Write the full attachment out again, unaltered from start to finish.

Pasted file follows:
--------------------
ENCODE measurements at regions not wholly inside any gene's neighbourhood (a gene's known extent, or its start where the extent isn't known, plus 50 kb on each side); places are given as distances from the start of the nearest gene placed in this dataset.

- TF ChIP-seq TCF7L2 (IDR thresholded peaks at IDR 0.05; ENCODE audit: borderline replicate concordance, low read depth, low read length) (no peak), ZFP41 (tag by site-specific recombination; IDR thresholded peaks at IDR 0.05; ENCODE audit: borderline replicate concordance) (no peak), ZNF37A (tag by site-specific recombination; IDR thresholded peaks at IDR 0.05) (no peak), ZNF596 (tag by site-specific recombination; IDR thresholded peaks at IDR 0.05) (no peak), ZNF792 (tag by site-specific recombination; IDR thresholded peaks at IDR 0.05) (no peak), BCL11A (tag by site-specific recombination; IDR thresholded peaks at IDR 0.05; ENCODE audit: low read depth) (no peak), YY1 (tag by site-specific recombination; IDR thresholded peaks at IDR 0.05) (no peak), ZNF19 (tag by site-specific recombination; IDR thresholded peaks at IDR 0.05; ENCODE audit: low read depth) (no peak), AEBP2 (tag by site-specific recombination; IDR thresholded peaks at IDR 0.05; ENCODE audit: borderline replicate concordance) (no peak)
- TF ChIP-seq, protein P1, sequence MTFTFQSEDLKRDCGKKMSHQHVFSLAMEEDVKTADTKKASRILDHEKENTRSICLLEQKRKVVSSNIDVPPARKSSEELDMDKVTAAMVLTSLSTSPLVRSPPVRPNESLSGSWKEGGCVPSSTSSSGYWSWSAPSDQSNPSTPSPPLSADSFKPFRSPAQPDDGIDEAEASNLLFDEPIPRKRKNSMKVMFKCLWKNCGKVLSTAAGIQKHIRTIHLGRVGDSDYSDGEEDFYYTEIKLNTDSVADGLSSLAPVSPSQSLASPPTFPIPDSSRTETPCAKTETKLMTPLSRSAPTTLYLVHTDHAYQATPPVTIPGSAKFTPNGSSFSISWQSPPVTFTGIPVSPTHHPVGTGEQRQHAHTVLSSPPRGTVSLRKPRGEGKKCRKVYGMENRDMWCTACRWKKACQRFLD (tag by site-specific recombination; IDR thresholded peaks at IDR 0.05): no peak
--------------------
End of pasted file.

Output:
ENCODE measurements at regions not wholly inside any gene's neighbourhood (a gene's known extent, or its start where the extent isn't known, plus 50 kb on each side); places are given as distances from the start of the nearest gene placed in this dataset.

- TF ChIP-seq TCF7L2 (IDR thresholded peaks at IDR 0.05; ENCODE audit: borderline replicate concordance, low read depth, low read length) (no peak), ZFP41 (tag by site-specific recombination; IDR thresholded peaks at IDR 0.05; ENCODE audit: borderline replicate concordance) (no peak), ZNF37A (tag by site-specific recombination; IDR thresholded peaks at IDR 0.05) (no peak), ZNF596 (tag by site-specific recombination; IDR thresholded peaks at IDR 0.05) (no peak), ZNF792 (tag by site-specific recombination; IDR thresholded peaks at IDR 0.05) (no peak), BCL11A (tag by site-specific recombination; IDR thresholded peaks at IDR 0.05; ENCODE audit: low read depth) (no peak), YY1 (tag by site-specific recombination; IDR thresholded peaks at IDR 0.05) (no peak), ZNF19 (tag by site-specific recombination; IDR thresholded peaks at IDR 0.05; ENCODE audit: low read depth) (no peak), AEBP2 (tag by site-specific recombination; IDR thresholded peaks at IDR 0.05; ENCODE audit: borderline replicate concordance) (no peak)
- TF ChIP-seq, protein P1, sequence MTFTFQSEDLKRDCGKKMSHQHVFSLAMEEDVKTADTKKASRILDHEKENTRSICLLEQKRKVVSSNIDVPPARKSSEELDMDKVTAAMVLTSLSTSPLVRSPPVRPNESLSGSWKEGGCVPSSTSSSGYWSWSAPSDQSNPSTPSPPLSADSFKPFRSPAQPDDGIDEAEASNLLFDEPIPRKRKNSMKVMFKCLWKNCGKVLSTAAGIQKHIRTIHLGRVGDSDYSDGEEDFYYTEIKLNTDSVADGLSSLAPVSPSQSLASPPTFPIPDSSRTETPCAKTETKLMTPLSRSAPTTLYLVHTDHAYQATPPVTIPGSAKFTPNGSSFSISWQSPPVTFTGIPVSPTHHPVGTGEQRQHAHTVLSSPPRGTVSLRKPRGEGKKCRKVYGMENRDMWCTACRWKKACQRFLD (tag by site-specific recombination; IDR thresholded peaks at IDR 0.05): no peak